Mercedes-Benz had an enviable first-quarter and managed to find itself back on top of U.S. luxury sales, icing out its chief rival BMW after two years of living in its shadow. Mercedes reportedly sold 78,256 vehicles within the first three months of 2021, thanks largely to its crossover vehicles.
It’s a year-over-year increase of 16 percent and helps to explain why the brand is relegating the CLS to a single trim while expanding its options for heavy hitters like the GLC Class. But Mercedes’ recent success may have more to do with the way the luxury segment is rebounding as a whole. As pedestrian models are finding themselves coming out of the pandemic with fewer customers, especially of the subprime variety, high-end luxury brands are enjoying clearer skies.
Passenger car sales were down roughly 10 percent last year (compared to 2019). But vehicles stickering for over $80,000 saw their sales doubling in the fourth quarter of 2020. Tyson Jominy, vice president for data analytics at J.D. Power, said things were going even better for cars priced over $100,000.
“There’s a fairly fantastic wealth effect going on,” he told CNN last week.
While the glorious feeling of knowing the rich are getting richer probably doesn’t extend to the single parent that’s trying to scrape together enough dough so their Nissan Sentra doesn’t get repossessed, Jominy’s right. The comeback for luxury brands has been going more smoothly than nameplates catering to regular folks, at least when you’re taking in the big picture. J.D. Power suggested crediting young wealthy people who haven’t had enough to do during lockdowns.
“[The] rich Millennial tech employee in Austin is now the archetype,” Jominy explained.
That terrifying sentence is likely true and probably explains why every brand is dumping billions into development programs designed to deliver the trendiest EV the world’s most brilliant minds can manage. Of course, the majority of the premium brands we have numbers for (Tesla doesn’t like to share) owe almost the entirety of their sales volume to internal combustion vehicles retailing well below six figures. For example, Mercedes’ best seller is the aforementioned GLC and it starts around $44,000. While you can absolutely configure one to surpass $80,000 with a minimum amount of effort, most people aren’t going to run straight to the V8-equipped AMG variant.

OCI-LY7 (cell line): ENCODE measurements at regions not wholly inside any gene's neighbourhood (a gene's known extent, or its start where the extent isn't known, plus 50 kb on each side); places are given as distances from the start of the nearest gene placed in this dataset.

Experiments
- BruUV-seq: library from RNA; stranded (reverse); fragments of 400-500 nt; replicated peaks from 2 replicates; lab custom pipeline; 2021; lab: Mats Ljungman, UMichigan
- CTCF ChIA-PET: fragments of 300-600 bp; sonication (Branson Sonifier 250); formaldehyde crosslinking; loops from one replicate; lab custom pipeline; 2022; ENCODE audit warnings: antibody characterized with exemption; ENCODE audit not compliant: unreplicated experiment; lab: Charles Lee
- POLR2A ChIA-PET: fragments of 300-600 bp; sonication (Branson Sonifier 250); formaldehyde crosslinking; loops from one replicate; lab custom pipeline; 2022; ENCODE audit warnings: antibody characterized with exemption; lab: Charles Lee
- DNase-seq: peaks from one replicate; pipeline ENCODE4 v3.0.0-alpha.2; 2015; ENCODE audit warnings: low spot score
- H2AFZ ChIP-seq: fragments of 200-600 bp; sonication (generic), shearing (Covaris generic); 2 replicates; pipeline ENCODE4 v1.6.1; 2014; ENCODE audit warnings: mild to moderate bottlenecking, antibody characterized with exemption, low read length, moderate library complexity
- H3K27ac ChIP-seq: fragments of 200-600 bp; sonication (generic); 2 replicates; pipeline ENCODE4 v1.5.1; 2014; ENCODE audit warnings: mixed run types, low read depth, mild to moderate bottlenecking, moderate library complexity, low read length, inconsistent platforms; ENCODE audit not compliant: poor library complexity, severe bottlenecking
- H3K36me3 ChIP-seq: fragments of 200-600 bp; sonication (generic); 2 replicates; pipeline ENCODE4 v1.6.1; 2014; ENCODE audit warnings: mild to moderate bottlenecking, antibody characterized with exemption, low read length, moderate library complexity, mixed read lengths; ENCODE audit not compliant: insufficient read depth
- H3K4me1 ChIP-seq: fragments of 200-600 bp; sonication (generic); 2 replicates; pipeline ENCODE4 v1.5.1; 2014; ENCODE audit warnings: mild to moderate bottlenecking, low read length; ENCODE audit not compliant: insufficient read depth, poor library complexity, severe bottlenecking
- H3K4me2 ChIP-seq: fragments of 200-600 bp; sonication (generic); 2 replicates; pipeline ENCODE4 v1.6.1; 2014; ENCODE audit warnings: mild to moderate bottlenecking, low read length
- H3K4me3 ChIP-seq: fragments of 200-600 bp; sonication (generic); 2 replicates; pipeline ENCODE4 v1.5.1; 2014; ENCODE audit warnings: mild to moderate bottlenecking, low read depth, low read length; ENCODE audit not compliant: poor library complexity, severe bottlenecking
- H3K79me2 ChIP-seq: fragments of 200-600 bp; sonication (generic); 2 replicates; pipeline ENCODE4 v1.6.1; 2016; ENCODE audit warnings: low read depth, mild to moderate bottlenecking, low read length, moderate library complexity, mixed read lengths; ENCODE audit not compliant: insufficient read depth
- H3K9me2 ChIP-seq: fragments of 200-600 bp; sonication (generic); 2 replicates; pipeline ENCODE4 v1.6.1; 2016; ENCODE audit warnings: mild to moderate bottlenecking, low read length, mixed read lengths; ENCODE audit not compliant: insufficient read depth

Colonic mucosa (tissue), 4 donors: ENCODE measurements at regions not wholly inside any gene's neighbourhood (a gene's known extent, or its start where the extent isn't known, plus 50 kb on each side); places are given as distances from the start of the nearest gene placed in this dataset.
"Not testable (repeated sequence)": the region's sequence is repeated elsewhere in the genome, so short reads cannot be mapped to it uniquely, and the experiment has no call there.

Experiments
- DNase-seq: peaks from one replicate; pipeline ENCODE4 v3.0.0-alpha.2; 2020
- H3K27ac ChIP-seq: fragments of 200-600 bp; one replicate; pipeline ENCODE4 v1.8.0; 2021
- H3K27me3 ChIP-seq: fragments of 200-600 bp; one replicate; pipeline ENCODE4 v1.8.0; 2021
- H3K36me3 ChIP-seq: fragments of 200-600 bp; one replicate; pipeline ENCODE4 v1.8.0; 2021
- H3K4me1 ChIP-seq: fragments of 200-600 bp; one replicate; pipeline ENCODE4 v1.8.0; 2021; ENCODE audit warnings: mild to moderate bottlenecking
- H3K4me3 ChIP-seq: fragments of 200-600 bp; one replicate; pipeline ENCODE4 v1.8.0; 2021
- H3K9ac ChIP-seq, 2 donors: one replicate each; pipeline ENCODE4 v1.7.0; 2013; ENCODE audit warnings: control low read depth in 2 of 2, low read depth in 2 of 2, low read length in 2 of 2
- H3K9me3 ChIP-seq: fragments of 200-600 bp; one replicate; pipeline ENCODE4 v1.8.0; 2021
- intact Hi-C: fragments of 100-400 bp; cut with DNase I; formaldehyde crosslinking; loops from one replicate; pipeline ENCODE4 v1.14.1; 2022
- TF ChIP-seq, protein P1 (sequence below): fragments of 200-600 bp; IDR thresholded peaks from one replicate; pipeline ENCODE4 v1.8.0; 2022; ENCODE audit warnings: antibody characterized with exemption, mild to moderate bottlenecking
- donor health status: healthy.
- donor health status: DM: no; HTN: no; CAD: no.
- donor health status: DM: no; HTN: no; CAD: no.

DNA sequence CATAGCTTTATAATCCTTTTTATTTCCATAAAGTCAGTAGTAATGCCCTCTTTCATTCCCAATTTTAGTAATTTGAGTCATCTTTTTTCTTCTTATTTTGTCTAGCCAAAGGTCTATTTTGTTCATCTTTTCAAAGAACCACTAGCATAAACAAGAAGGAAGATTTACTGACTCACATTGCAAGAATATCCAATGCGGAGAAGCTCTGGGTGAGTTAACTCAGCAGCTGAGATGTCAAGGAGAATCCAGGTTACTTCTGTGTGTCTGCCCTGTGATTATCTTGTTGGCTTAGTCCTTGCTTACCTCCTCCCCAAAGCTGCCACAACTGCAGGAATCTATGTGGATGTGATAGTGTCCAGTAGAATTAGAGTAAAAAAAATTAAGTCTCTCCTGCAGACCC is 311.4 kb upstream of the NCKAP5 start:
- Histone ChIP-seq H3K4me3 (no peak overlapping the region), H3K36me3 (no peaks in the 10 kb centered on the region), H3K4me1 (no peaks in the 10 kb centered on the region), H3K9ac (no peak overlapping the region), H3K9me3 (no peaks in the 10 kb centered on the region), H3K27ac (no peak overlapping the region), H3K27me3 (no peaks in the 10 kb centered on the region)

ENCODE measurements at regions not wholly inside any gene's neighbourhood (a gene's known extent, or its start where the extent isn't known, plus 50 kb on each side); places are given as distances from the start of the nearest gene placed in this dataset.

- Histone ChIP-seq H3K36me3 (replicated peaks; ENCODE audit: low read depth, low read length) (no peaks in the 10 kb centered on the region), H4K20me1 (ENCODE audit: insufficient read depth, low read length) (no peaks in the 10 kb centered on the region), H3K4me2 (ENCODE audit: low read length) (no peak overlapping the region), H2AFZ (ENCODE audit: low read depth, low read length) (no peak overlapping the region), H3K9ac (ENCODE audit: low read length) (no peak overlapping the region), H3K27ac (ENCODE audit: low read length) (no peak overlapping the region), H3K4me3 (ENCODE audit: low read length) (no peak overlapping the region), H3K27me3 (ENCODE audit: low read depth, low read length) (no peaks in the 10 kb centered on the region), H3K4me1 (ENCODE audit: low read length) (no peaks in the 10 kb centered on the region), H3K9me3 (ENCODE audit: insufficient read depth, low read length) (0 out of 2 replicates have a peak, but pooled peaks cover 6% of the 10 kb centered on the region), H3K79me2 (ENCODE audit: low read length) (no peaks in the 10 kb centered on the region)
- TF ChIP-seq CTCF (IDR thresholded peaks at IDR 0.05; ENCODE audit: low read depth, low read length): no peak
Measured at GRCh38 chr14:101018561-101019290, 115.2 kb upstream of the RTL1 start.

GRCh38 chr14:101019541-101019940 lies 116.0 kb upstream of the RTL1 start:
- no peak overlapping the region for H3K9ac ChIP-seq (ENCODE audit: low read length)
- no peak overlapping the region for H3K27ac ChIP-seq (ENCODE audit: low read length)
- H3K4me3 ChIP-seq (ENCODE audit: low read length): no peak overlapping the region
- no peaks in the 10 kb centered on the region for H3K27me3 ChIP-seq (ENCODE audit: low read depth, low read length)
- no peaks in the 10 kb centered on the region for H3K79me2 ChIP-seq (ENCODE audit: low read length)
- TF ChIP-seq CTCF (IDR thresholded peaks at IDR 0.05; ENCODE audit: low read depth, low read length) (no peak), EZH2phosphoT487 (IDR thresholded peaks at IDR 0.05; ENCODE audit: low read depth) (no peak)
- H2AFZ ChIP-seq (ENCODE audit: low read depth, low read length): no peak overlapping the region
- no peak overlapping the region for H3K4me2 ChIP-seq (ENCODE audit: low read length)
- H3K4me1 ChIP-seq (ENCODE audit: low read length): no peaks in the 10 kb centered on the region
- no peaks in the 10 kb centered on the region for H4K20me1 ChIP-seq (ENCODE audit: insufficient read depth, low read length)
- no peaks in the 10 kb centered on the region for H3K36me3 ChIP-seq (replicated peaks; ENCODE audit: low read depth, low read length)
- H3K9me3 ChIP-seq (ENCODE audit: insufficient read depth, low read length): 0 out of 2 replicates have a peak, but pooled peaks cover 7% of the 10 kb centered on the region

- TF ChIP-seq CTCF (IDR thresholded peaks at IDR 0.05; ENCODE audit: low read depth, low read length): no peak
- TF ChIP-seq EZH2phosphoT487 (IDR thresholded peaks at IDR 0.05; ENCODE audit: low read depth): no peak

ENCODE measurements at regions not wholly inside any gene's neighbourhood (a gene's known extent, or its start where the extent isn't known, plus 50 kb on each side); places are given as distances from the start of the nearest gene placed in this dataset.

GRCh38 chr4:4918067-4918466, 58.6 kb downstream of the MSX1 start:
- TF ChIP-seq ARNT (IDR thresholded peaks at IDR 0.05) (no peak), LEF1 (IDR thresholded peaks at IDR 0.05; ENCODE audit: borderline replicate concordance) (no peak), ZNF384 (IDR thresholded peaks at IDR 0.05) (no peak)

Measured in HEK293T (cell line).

But it’s still an aspirational car and that’s where the money is likely to be. People who write code for a living aren’t the ones reeling from modern times. It’s the person who lost just their low-level job at the textile mill, plastics plant, or foundry. Many mainstream automotive manufactures saw quarterly volumes increase by more than double-digit percentage points in America, but they were cut a little deeper by the pandemic this time last year and domestic brands are still struggling rather badly (partially due to the semiconductor shortage). Dodge fared particularly poorly, losing roughly 28 percent of its previous Q1 volume. Ford only able to claim a 1 percent improvement against the first three months of 2020 and Chevrolet endured a modest, 2-percent sales loss that was offset for General Motors thanks to gains from GMC.
Mercedes’ 78,256 first-quarter sales pale in comparison to their overall volumes, but it still represents a 16 percent (year-over-year) gain for the company without including van sales. Meanwhile, Lexus saw Q1 deliveries improve by 32 percent with 74,253 units and BMW jumped 20 percent with 71,433 cars. Other premium brands also saw noticeable improvements — Acura, Audi, Cadillac, Porsche, and even Buick enjoyed substantial increases in volume against the previous period. This was almost universally supported by extremely high utility/crossover volumes. Even Genesis, which is heavily dependent upon its sedans, saw a whopping 108-percent gain in the first quarter due to the GV80.
Though not every premium name can have a permanent residence in Xanadu. Lamborghini and Ferrari ended 2020 with a bang, however, Rolls-Royce had a terrible year after enjoying a rather solid 2019. Of course, the first quarter of 2021 resulted in Rolls having a 62 percent (year-over-year) global improvement that resulted in its best-ever sales period. That helped to further juice BMW’s worldwide Q1 results of 560,500 deliveries, a 36 percent sales boost from the previous year.
Now seems a good time to be a purveyor of high-end automobiles.